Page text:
My guest, Kevi Yada, joins me this time, to talk about one work by Minnie Evans. If you haven’t listened to our episode on Minnie Evans, I highly recommend it.
Minnie Eva Jones was born on December 12th, 1892 in a log cabin in Long Creek, North Carolina. Now, just to give you a little perspective, in the 2020 census, the unincorporated community of Long Creek had a population 277. Minnie’s mother, Ella Jones, was 14 years old when she gave birth to Minnie. AContinue reading “Minnie Evans: Far from traditional”
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An older woman looks up and out to the right. A wide brimmed sun hat shades her face and covers her white hair. Her clothes are very modest. In fact, her jacket is closed with a safety pin. There is a look in her face that could be curiosity. It could be hopefulness. There isContinue reading “Elizabeth Catlett”
Today we’re joined by Henry Jones III and we’re taking a deeper look and sharing our perspectives on a painting by John T. Biggers titled, “Shotguns.” TheWholeArtNebula.com A Fat Slice of Cake: https://www.youtube.com/channel/UCubSSuvmvefVB4FPBJi7uIQ/videos Two Three: https://www.imdb.com/title/tt14965900/?ref_=nm_knf_i1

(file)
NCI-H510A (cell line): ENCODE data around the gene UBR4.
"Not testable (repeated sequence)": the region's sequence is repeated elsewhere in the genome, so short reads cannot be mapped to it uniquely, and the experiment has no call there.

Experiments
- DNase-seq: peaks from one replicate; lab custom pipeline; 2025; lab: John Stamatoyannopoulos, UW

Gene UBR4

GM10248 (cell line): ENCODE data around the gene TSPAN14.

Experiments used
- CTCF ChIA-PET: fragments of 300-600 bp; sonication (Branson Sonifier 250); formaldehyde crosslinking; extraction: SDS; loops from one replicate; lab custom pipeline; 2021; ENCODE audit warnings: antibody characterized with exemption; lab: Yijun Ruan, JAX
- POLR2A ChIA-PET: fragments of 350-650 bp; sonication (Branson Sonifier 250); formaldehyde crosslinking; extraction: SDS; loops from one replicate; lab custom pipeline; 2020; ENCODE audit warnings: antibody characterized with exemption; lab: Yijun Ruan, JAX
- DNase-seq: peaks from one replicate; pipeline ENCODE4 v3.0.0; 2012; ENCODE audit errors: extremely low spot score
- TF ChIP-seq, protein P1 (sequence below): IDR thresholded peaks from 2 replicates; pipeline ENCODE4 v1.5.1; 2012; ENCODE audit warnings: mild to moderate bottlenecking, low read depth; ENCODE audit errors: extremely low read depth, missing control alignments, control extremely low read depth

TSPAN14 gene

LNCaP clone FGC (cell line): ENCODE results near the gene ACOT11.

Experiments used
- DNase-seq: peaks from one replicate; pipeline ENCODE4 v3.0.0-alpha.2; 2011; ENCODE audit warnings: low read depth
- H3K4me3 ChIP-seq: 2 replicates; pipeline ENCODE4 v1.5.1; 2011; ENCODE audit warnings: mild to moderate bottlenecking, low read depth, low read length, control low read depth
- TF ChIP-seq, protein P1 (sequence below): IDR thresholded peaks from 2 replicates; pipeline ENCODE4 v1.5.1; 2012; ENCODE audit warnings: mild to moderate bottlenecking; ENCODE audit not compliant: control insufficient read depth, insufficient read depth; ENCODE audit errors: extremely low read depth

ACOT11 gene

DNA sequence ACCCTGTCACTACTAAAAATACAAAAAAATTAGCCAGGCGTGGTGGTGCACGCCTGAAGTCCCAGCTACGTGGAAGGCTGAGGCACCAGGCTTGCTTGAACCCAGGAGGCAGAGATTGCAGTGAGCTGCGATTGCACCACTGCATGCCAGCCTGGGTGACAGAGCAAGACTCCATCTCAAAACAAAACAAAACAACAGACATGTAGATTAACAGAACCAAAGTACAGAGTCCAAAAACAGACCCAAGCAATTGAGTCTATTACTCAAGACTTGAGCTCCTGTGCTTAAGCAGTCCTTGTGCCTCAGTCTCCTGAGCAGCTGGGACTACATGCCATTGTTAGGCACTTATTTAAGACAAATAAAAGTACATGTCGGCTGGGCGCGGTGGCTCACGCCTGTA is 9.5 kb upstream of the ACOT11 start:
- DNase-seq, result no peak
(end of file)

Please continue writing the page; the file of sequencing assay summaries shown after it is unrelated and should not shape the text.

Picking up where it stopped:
Biggers recalled later, “We stood around him in awe, watching this master draftsman model our heroes and ancestors… John Henry, Leadbelly, Shango and Harriet the Moses.” Biggers said he became White’s, “Unknown apprentice,” and did everything he could to help out.
“We were taught to be proud that we were Negroes… that the South was our homeland… that if we got an education, we should stay in the South afterwards and strive to better the condition of other Negroes by teaching them.”
It was at Howard University, where Alma Thomas met professor James V. Herring. You might remember this professor from our coverage of the artist, curator and scholar, David Driskell. To refresh your memory, James V. Herring, was an artist himself and founded the art department at Howard University in 1922. Remember, Thomas enrolled in HowardContinue reading “Alma Thomas Part II”
The Thomas family lived in a large middle-class home on top of a hill surrounded by trees, gardens and flowers. Education was heavily emphasized in her the family and Alma had aunts that were school teachers who would invite other educators out to Columbus to visit. According to my favorite source, “A History of African-American Artists” by Romare Bearden and Harry Henderson, Booker T. Washington popped in every now and then as well.